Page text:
Intravascular optical coherence tomography (IV-OCT) is a high-resolution imaging method used to visualize the internal structures of walls of coronary arteries in vivo. However, accurate characterization of atherosclerotic plaques with gray-scale IV-OCT images is often limited by various intrinsic artifacts. In this study, we present an algorithm for characterizing lipid-rich plaques with a spectroscopic OCT technique based on a Gaussian center of mass (GCOM) metric. The GCOM metric, which reflects the absorbance properties of lipids, was validated using a lipid phantom. In addition, the proposed characterization method was successfully demonstrated in vivo using an atherosclerotic rabbit model and was found to have a sensitivity and specificity of 94.3% and 76.7% for lipid classification, respectively.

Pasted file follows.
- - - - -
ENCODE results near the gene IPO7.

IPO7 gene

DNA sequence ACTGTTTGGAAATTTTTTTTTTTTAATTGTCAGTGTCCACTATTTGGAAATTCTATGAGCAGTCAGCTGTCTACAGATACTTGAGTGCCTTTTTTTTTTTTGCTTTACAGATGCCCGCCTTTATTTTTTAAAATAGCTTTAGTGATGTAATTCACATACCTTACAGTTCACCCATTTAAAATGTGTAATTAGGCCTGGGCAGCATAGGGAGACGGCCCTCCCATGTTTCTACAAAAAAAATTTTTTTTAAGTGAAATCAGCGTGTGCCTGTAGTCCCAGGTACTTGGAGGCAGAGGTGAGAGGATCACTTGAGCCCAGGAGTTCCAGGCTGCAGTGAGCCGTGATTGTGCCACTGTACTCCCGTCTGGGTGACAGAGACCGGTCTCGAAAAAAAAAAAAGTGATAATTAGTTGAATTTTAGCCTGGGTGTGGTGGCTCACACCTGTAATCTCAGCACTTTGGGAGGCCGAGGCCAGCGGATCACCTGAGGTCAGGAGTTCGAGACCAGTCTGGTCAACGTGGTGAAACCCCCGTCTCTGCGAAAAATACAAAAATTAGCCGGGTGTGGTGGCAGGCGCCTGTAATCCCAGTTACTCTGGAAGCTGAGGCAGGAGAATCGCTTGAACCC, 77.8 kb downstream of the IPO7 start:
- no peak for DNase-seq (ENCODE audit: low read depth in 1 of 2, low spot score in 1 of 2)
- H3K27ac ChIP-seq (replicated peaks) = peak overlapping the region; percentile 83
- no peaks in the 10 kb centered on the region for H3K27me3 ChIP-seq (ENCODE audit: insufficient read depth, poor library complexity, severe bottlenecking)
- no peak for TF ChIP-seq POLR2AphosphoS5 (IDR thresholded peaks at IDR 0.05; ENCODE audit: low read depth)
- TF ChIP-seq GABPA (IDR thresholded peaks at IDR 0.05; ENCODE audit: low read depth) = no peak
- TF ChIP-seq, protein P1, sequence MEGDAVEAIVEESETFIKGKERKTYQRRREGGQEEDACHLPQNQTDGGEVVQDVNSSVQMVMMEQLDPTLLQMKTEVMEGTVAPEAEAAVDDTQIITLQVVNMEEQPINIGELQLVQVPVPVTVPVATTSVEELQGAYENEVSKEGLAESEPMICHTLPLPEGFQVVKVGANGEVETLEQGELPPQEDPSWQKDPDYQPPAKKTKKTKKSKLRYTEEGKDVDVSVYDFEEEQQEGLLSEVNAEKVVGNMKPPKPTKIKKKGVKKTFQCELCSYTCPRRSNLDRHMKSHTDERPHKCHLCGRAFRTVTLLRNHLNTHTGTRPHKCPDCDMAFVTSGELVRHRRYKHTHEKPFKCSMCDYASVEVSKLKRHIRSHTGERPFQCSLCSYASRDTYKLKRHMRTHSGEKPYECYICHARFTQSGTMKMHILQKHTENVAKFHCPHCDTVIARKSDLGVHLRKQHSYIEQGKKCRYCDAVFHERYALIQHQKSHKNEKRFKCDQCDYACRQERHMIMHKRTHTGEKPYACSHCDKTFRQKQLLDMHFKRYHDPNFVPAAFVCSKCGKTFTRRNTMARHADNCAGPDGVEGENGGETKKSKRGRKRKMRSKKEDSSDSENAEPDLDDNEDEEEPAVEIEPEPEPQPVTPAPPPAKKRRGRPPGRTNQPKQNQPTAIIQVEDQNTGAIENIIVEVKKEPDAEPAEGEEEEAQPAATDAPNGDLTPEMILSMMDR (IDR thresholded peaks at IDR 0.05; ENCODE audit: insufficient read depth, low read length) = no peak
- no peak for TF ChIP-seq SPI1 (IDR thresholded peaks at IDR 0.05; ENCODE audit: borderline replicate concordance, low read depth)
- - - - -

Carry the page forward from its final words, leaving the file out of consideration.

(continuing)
Optical coherence tomography (OCT) is a useful imaging method for in vivo tissue imaging with deep penetration and high spatial resolution. However, imaging of the beating mouse heart is still challenging due to limited temporal resolution or penetration depth. Here, we demonstrate a multifunctional OCT system for a beating mouse heart, providing various types of visual information about heart pathophysiology with high spatiotemporal resolution and deep tissue imaging. Angiographic imaging and polarization-sensitive (PS) imaging were implemented with the electrocardiogram (ECG)-triggered beam scanning scheme on the high-speed OCT platform (A-line rate: 240 kHz). Depth-resolved local birefringence and the local orientation of the mouse myocardial fiber were visualized from the PS-OCT. ECG-triggered angiographic OCT (AOCT) with the custom-built motion stabilization imaging window provided myocardial vasculature of a beating mouse heart. Mice underwent coronary artery ligation to derive myocardial infarction (MI) and were imaged with the multifunctional OCT system at multiple time points. AOCT and PS-OCT visualize change of functionality of coronary vessels and myocardium respectively at different phases (acute and chronic) of MI in an ischemic mouse heart. Taken together, the integrated imaging of PS-OCT and AOCT would play an important role in study of MI providing multi-dimensional information of the ischemic mouse heart in vivo.